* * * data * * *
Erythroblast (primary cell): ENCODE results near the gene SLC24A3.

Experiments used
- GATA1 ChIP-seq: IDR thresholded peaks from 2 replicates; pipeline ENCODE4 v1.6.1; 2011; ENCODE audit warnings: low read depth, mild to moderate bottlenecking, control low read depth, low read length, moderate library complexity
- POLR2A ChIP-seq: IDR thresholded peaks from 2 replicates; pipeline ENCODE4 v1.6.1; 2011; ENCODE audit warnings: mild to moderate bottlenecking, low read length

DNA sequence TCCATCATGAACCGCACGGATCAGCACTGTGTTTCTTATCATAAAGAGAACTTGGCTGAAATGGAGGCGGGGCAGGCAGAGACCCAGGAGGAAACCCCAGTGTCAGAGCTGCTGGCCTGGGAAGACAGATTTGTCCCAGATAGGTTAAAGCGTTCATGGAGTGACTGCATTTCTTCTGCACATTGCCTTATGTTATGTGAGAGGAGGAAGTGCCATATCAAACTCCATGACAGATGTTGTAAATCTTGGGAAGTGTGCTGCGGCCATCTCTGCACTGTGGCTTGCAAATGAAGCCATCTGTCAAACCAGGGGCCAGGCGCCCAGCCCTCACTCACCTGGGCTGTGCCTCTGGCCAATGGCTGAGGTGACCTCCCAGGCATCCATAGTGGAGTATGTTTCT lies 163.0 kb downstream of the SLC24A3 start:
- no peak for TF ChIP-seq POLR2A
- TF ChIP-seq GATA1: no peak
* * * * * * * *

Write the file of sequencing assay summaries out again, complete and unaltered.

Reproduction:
Erythroblast (primary cell): ENCODE results near the gene SLC24A3.

Experiments used
- GATA1 ChIP-seq: IDR thresholded peaks from 2 replicates; pipeline ENCODE4 v1.6.1; 2011; ENCODE audit warnings: low read depth, mild to moderate bottlenecking, control low read depth, low read length, moderate library complexity
- POLR2A ChIP-seq: IDR thresholded peaks from 2 replicates; pipeline ENCODE4 v1.6.1; 2011; ENCODE audit warnings: mild to moderate bottlenecking, low read length

DNA sequence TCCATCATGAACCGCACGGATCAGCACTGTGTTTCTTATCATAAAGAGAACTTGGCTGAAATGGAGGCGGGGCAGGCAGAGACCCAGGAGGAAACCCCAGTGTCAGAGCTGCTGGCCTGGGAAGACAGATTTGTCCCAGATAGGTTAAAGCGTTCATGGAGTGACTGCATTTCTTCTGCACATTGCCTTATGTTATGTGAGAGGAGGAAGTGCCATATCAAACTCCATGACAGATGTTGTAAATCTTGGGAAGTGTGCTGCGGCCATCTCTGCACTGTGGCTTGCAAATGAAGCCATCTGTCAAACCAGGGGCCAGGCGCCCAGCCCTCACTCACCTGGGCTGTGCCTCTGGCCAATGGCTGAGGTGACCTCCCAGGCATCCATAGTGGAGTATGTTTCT lies 163.0 kb downstream of the SLC24A3 start:
- no peak for TF ChIP-seq POLR2A
- TF ChIP-seq GATA1: no peak